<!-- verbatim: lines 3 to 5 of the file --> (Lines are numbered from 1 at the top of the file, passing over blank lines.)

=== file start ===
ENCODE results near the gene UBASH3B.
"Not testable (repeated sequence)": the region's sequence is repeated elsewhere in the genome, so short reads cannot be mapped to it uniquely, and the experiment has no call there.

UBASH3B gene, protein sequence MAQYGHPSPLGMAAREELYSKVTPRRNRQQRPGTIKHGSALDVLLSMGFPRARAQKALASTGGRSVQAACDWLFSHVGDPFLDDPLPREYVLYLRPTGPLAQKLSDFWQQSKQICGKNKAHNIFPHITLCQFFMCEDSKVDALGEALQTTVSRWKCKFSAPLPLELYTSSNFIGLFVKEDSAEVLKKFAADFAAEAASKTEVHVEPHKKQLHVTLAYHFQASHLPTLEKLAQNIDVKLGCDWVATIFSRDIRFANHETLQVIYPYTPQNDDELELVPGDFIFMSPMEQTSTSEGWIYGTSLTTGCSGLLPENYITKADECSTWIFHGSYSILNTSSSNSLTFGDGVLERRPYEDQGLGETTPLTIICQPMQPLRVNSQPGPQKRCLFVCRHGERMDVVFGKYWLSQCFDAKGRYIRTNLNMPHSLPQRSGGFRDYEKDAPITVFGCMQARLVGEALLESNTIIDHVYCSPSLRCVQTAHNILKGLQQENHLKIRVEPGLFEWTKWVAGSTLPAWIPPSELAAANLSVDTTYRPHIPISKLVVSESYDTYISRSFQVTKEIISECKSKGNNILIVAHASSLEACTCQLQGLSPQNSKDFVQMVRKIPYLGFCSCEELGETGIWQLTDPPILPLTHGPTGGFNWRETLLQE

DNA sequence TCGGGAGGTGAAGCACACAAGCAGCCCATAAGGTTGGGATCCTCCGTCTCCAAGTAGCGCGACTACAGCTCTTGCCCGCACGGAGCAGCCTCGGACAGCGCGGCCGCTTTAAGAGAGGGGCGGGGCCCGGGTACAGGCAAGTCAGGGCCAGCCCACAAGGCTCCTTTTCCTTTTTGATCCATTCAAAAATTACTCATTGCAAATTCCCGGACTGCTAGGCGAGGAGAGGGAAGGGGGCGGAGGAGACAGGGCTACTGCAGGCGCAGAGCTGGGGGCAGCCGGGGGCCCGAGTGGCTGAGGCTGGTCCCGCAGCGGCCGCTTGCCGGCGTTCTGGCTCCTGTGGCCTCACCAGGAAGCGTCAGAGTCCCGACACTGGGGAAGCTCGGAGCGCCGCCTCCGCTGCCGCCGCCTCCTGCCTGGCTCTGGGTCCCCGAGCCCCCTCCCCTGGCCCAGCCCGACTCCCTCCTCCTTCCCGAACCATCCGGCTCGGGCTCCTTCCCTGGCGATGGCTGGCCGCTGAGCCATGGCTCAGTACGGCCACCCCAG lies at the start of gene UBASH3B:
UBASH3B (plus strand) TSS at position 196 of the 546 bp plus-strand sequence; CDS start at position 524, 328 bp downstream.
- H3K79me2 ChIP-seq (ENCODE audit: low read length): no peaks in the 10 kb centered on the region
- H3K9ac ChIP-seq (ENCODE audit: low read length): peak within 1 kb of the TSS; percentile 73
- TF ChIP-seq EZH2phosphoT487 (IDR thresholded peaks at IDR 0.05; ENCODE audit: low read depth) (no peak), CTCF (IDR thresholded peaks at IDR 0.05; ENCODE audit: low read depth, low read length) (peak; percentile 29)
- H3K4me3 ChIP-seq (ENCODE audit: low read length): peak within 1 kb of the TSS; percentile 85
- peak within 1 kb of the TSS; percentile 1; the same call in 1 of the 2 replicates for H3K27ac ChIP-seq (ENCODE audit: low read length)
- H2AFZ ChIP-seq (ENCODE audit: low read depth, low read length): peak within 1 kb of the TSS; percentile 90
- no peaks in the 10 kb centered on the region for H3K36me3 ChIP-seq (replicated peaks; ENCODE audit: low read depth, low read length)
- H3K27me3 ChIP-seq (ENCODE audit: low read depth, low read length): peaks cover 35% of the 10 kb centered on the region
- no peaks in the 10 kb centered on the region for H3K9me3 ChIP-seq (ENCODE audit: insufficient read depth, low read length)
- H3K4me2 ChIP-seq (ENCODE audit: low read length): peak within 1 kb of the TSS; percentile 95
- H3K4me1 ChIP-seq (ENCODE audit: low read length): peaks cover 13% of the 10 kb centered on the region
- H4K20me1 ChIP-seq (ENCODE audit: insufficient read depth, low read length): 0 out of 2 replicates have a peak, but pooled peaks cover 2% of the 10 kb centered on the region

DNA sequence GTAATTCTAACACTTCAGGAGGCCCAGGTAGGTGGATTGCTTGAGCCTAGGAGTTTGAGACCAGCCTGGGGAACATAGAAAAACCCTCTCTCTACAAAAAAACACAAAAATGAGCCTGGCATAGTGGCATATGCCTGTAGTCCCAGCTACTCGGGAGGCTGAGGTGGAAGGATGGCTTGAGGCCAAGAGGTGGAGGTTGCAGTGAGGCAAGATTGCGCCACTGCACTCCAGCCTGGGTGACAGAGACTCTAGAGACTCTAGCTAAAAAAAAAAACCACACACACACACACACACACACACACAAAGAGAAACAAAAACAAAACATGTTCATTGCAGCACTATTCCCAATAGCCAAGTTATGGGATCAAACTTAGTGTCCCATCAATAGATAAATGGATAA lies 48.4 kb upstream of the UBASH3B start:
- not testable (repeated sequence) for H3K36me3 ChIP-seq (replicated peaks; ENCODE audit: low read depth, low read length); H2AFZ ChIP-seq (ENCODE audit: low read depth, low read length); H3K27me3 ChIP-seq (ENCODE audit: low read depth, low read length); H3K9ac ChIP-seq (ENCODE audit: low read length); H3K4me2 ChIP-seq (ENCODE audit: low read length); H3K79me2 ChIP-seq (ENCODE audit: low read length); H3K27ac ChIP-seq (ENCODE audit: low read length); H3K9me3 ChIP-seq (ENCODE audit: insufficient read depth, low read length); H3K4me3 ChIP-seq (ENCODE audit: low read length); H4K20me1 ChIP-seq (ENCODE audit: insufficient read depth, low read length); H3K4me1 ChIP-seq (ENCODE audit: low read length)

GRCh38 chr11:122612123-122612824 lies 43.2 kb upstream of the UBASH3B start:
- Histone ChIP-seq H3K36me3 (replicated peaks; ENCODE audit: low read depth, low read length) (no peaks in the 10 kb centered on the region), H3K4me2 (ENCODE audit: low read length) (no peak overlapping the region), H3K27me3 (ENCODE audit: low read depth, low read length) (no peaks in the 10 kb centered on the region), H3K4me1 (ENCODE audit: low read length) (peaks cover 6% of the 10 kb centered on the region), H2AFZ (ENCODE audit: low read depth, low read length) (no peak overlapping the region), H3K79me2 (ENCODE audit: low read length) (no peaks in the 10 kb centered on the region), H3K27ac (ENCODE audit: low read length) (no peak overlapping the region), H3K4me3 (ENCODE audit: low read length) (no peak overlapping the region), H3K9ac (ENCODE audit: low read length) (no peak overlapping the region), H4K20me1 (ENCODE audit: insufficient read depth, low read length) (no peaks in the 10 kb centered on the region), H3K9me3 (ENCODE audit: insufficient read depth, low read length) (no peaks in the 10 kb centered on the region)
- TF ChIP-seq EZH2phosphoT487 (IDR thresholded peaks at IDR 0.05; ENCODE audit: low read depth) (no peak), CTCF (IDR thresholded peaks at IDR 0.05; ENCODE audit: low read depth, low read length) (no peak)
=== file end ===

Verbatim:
UBASH3B gene, protein sequence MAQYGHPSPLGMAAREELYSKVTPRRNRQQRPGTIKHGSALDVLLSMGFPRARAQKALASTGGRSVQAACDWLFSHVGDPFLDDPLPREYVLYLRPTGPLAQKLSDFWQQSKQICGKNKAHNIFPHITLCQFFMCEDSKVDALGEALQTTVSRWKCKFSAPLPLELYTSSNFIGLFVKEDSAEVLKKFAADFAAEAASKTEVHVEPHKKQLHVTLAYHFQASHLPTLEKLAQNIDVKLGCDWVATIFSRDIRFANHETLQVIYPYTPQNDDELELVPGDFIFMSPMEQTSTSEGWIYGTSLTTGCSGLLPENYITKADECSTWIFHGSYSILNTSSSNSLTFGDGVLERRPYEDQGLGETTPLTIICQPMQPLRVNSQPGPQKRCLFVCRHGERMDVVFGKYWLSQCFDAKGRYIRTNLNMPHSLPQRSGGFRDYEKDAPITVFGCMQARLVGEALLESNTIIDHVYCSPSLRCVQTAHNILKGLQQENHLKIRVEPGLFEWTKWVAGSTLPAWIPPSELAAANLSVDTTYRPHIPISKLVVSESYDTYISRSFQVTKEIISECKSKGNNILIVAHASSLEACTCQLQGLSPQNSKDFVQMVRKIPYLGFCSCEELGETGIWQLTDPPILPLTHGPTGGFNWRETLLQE

DNA sequence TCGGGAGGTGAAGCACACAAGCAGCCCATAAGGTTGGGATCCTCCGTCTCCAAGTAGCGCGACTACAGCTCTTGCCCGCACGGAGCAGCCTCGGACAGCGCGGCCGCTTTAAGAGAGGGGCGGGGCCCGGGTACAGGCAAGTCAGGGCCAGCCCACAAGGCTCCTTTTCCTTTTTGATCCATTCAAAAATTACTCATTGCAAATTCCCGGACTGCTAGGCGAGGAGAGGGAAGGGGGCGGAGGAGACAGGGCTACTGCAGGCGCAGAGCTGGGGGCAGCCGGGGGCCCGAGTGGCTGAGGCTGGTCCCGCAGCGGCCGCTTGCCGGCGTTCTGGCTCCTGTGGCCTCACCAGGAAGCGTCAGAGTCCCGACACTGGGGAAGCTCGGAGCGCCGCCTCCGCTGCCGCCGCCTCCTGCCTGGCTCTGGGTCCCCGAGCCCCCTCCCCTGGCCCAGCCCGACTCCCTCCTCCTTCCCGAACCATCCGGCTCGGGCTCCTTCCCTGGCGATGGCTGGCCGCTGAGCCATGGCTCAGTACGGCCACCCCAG lies at the start of gene UBASH3B:
UBASH3B (plus strand) TSS at position 196 of the 546 bp plus-strand sequence; CDS start at position 524, 328 bp downstream.